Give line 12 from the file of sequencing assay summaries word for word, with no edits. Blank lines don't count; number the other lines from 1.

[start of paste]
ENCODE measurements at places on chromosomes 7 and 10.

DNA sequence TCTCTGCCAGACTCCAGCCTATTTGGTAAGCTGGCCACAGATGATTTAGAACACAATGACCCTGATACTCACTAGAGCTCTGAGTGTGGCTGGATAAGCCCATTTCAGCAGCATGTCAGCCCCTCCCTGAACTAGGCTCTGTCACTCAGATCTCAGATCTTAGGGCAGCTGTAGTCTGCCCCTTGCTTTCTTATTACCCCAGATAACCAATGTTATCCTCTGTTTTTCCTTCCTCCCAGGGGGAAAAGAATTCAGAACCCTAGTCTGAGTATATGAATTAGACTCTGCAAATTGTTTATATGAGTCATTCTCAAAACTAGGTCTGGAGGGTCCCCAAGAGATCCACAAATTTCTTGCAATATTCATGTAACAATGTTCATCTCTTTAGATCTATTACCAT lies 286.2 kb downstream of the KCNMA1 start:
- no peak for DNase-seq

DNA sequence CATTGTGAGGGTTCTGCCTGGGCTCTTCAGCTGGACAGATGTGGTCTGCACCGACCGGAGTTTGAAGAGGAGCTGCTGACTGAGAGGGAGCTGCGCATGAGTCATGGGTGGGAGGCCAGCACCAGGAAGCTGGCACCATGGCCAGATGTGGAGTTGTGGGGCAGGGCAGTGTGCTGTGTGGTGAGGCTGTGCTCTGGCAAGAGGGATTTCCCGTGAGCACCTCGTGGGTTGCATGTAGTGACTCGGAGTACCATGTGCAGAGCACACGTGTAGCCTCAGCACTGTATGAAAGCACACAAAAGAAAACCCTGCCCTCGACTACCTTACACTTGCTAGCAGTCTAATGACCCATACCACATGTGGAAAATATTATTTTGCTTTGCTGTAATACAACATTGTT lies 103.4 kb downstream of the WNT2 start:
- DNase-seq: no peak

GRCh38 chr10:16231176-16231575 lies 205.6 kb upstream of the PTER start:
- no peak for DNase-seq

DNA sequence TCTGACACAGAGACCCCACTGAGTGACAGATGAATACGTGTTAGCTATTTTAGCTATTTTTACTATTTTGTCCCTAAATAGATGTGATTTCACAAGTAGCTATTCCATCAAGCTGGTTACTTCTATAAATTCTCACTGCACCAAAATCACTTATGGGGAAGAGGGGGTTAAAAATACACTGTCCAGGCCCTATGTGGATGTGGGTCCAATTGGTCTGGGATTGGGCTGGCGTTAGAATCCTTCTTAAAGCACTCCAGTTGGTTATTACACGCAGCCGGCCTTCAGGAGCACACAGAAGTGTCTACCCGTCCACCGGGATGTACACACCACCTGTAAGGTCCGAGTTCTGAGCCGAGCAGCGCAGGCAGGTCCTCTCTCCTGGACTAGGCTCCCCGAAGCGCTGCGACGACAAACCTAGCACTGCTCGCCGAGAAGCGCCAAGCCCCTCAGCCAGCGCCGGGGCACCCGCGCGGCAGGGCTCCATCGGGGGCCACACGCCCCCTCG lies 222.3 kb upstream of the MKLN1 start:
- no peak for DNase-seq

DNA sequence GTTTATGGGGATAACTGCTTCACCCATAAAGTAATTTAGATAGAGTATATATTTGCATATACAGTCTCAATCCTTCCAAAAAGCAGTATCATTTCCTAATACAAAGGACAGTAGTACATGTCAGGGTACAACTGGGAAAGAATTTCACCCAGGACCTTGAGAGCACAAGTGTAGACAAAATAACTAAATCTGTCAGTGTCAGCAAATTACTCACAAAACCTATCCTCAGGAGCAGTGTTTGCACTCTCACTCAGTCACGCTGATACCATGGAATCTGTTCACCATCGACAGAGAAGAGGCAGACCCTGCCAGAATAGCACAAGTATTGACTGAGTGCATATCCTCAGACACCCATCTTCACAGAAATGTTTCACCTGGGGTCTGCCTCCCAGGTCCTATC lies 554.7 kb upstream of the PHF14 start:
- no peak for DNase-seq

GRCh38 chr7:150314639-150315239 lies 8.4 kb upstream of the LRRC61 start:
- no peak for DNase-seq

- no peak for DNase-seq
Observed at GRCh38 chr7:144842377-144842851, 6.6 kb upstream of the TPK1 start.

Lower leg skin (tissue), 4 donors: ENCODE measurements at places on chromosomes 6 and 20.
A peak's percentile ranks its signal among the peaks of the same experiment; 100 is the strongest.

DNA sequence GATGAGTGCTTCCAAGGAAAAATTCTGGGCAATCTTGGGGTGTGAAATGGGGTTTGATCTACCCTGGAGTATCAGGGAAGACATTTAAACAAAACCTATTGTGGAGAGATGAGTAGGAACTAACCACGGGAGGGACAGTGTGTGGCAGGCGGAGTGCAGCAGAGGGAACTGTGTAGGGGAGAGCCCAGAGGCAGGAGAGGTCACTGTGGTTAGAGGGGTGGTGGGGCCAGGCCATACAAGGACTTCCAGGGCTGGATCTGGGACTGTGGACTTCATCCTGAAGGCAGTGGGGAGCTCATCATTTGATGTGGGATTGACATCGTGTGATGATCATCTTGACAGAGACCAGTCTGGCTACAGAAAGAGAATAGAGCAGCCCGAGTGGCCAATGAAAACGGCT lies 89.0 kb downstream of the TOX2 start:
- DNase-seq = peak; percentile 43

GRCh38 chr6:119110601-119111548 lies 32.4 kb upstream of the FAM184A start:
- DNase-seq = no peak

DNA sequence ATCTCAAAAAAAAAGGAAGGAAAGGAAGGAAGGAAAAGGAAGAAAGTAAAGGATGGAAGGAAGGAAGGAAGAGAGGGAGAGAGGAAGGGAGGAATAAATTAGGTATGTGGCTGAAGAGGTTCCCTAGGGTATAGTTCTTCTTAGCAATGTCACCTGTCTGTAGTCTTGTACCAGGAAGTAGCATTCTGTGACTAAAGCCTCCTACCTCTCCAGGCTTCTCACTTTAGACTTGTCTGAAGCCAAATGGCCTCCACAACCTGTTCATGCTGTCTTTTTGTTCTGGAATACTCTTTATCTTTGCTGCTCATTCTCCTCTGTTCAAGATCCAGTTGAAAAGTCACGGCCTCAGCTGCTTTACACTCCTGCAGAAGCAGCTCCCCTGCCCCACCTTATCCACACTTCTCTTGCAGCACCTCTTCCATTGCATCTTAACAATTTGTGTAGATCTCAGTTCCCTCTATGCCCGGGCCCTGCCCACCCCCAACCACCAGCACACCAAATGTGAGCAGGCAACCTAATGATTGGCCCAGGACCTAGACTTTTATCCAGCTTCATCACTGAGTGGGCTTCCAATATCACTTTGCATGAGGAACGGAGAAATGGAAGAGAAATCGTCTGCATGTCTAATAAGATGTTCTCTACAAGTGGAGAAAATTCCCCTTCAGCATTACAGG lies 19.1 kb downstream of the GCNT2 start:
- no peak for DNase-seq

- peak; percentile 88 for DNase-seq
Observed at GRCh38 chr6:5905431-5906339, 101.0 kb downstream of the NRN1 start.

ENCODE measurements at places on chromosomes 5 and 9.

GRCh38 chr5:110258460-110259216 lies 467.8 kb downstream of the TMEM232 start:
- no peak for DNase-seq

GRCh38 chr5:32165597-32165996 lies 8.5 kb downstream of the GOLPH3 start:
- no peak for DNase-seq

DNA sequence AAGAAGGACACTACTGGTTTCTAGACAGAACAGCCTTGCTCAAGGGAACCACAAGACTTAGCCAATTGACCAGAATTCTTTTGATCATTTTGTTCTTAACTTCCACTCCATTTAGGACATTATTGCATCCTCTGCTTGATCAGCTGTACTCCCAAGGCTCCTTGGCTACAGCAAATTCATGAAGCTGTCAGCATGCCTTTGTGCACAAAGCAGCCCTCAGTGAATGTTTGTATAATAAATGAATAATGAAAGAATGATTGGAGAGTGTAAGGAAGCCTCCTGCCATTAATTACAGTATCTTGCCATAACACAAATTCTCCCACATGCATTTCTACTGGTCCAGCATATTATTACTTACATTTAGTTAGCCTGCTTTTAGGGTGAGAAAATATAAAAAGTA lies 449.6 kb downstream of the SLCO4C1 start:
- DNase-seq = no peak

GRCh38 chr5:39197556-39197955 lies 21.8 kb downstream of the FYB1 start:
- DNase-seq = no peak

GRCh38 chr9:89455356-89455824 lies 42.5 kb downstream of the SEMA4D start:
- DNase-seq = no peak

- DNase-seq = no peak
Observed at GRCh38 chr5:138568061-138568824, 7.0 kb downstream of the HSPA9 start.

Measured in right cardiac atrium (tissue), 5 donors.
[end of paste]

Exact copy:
GRCh38 chr7:150314639-150315239 lies 8.4 kb upstream of the LRRC61 start: